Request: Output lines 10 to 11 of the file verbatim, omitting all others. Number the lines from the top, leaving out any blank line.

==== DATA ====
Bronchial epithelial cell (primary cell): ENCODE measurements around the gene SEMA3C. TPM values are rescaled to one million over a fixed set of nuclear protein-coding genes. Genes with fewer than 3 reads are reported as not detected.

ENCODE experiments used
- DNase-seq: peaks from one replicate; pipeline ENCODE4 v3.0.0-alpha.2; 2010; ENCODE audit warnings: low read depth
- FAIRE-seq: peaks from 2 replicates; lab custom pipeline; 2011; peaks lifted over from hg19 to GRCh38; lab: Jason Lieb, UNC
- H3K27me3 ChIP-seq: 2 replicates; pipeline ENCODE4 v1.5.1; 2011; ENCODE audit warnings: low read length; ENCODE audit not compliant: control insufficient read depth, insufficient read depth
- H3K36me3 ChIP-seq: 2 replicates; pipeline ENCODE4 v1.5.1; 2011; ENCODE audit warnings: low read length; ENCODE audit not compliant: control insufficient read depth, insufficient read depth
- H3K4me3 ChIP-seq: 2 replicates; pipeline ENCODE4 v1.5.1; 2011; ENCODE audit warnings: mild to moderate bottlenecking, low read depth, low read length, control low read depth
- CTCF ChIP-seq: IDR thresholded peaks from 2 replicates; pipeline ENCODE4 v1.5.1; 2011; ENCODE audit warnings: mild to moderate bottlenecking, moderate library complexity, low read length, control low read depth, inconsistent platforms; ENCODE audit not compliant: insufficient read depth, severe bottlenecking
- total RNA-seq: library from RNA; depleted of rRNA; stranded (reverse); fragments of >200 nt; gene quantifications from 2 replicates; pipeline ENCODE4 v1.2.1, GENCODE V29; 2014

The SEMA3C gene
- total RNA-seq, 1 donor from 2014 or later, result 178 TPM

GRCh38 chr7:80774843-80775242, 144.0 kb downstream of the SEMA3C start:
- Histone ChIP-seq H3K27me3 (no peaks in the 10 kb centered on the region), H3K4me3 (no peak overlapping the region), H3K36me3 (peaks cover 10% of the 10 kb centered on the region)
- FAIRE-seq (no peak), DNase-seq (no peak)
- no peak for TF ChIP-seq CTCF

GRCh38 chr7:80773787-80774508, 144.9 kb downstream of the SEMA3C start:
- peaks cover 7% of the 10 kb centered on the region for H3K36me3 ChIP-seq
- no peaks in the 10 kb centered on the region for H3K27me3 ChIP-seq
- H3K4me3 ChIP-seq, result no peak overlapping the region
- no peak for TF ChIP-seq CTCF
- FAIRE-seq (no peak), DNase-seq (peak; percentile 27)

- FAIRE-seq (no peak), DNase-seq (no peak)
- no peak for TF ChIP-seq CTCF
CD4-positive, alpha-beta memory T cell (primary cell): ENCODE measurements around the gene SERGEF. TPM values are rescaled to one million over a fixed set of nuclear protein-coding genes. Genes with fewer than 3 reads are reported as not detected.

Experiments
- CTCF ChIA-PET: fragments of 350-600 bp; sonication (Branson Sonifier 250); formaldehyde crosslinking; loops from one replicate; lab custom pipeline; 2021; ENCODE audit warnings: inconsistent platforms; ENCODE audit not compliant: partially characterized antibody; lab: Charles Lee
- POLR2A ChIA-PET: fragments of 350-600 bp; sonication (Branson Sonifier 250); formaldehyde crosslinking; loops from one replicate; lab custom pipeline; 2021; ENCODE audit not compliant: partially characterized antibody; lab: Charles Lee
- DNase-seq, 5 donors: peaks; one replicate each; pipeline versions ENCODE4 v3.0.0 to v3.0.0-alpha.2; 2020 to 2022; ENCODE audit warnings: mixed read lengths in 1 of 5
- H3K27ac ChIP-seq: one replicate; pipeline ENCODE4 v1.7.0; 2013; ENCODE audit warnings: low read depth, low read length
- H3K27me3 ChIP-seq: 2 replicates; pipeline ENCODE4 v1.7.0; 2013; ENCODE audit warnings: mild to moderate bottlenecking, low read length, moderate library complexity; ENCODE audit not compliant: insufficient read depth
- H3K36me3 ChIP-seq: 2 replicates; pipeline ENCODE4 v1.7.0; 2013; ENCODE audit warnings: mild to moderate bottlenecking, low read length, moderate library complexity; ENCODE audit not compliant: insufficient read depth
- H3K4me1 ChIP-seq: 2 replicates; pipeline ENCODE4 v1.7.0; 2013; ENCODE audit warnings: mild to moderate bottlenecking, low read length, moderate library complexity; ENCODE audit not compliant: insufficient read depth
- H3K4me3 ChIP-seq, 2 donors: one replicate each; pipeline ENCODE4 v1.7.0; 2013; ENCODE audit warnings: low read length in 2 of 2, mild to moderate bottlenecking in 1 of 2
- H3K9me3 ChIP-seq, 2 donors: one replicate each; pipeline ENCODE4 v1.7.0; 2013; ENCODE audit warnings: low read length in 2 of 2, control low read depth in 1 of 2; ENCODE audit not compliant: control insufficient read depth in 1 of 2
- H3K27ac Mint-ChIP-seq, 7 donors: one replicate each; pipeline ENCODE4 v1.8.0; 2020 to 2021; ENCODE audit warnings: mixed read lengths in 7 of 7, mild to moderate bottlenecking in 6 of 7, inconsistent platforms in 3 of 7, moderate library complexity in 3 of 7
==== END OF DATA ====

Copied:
The SEMA3C gene
- total RNA-seq, 1 donor from 2014 or later, result 178 TPM